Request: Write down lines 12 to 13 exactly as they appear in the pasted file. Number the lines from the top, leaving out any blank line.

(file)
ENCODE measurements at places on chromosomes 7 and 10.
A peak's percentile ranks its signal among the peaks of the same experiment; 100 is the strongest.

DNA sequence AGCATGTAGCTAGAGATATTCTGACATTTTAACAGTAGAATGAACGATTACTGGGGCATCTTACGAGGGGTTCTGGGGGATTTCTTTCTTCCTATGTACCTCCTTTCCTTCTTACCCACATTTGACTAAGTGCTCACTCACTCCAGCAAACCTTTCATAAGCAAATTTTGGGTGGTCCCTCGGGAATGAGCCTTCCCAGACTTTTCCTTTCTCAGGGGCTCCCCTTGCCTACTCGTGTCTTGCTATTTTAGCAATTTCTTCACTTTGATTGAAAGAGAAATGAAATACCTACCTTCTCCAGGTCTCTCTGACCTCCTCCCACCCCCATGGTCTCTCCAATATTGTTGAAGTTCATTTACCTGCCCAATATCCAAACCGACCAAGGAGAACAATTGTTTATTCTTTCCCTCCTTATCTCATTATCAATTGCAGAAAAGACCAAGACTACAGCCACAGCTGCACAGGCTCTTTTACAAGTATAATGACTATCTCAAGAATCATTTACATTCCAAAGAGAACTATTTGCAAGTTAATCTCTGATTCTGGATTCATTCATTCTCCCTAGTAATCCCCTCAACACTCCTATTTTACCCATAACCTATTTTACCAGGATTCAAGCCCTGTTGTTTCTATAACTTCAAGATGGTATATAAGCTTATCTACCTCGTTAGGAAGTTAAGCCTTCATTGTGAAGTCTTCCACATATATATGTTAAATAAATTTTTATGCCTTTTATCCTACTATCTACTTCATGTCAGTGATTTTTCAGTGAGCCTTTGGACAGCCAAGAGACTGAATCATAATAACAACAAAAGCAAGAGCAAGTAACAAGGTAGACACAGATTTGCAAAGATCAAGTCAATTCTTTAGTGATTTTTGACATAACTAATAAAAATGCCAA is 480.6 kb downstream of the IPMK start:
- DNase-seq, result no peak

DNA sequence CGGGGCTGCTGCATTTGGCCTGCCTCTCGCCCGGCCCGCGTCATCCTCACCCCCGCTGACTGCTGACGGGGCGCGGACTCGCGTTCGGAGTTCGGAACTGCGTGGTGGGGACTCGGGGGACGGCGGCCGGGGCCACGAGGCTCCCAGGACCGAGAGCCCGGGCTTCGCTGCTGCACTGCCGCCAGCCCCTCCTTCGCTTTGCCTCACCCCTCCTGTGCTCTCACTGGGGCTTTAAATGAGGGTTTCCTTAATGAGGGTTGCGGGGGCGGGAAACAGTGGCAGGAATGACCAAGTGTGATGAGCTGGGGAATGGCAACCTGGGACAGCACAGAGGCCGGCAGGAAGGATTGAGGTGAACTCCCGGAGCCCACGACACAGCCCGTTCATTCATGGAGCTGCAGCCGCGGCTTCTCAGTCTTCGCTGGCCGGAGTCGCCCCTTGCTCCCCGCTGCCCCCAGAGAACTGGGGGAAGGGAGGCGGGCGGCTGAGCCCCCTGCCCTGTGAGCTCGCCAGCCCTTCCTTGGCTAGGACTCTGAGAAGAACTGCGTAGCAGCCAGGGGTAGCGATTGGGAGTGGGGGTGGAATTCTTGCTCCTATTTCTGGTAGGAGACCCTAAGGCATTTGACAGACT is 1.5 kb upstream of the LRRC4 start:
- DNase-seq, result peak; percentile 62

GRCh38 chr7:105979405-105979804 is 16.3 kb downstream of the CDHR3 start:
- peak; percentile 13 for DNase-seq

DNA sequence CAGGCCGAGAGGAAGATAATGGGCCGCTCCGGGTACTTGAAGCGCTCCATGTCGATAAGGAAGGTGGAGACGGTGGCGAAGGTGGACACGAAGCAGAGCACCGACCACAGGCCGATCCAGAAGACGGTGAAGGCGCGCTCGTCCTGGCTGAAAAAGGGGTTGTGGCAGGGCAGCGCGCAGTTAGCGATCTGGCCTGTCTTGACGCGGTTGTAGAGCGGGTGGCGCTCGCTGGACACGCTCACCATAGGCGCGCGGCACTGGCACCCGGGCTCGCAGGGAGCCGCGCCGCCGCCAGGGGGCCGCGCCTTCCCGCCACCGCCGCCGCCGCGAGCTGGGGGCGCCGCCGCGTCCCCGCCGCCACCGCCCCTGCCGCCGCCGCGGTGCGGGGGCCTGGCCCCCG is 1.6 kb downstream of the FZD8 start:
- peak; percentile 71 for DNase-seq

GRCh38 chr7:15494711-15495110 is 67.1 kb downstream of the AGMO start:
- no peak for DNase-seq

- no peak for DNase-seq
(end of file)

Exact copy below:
- no peak for DNase-seq

- no peak for DNase-seq